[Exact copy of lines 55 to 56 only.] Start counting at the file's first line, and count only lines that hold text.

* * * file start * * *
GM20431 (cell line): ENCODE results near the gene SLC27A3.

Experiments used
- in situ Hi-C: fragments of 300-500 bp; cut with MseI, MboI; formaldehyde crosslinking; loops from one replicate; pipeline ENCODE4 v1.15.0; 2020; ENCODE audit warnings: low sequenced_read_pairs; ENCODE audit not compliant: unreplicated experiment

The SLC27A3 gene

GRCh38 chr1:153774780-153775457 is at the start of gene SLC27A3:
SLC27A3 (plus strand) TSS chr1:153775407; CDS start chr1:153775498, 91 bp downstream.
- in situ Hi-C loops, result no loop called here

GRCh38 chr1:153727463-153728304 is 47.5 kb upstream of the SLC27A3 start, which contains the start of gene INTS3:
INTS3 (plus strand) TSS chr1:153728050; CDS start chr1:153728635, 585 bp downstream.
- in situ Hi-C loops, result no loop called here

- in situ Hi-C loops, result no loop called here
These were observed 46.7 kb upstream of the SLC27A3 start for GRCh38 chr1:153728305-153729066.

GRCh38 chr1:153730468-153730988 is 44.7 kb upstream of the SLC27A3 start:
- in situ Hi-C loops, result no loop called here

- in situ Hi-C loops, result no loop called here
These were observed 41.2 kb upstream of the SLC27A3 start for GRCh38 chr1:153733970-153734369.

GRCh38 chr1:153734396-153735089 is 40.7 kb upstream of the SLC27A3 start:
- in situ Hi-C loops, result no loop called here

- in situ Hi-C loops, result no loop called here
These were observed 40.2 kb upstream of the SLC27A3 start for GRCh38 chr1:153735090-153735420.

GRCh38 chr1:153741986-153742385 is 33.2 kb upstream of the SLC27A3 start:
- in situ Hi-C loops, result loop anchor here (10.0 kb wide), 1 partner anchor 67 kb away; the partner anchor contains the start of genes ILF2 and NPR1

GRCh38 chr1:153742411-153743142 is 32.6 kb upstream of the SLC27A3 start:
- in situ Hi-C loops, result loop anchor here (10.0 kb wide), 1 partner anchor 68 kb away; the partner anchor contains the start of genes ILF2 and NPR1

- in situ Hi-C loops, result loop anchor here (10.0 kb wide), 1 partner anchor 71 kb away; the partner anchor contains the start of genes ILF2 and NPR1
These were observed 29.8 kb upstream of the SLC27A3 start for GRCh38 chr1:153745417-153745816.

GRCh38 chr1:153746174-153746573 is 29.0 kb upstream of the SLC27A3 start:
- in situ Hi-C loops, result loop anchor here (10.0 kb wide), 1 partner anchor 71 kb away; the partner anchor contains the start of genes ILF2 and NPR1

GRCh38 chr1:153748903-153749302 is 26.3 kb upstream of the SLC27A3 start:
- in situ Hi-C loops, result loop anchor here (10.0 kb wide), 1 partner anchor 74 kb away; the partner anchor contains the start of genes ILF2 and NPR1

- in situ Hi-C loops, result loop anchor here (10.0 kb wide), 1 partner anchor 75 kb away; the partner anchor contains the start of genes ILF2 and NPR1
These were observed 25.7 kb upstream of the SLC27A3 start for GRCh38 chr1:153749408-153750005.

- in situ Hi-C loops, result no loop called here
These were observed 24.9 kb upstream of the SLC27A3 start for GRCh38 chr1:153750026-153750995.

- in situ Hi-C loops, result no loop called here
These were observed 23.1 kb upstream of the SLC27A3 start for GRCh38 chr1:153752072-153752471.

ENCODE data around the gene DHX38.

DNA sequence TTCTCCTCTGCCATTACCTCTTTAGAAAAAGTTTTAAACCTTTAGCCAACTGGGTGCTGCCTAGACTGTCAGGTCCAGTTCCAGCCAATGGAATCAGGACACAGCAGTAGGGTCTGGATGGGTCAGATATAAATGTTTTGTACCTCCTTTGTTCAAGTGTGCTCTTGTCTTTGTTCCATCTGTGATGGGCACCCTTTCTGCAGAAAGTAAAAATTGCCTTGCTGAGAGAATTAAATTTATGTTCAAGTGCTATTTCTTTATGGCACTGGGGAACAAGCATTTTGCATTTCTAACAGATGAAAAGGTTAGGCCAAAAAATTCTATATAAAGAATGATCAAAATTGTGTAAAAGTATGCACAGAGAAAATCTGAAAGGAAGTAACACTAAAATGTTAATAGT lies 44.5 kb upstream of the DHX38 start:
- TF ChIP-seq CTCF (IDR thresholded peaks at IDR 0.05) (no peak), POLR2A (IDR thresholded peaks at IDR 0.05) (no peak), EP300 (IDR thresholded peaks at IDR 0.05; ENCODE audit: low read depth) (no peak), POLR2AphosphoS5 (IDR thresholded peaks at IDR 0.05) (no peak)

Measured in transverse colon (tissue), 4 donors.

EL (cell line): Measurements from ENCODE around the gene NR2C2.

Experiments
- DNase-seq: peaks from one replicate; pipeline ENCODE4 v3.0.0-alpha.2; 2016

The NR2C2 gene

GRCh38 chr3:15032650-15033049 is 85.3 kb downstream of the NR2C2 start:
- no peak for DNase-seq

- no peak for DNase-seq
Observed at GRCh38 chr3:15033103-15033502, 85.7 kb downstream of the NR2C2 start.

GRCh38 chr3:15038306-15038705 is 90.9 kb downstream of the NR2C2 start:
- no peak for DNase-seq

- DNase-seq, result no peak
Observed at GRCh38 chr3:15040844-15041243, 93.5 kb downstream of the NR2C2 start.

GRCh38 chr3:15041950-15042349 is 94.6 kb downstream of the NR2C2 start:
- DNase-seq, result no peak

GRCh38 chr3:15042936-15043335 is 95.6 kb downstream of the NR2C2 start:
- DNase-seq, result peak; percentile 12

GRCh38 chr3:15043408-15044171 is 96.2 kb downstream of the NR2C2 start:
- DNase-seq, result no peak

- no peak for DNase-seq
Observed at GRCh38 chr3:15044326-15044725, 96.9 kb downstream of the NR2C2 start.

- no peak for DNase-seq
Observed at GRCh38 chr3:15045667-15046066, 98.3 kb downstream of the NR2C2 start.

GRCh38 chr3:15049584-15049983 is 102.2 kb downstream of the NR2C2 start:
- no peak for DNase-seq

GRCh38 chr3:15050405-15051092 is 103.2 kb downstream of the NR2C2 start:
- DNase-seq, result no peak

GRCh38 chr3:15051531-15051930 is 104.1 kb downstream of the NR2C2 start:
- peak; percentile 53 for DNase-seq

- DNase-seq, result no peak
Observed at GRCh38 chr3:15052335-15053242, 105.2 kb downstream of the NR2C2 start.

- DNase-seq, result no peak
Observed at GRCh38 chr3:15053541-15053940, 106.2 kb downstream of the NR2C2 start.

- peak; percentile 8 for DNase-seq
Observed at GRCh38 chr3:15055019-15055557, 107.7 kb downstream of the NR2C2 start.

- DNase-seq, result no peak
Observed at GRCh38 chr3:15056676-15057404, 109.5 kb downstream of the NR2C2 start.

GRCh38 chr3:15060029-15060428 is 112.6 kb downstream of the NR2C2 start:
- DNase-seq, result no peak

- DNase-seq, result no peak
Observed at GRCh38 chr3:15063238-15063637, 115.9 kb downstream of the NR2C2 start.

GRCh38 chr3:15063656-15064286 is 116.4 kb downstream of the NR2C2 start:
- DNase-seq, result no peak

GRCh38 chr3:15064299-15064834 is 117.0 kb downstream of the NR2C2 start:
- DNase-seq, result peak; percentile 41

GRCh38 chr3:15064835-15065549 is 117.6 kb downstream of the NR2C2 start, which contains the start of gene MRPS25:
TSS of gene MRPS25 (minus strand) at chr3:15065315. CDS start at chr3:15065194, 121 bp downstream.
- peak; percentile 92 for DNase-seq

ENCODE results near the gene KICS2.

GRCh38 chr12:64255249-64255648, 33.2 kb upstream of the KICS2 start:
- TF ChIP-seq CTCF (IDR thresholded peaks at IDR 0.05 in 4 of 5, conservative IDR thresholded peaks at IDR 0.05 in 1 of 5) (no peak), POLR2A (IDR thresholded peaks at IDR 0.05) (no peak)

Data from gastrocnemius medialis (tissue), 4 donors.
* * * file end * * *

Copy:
GRCh38 chr3:15042936-15043335 is 95.6 kb downstream of the NR2C2 start:
- DNase-seq, result peak; percentile 12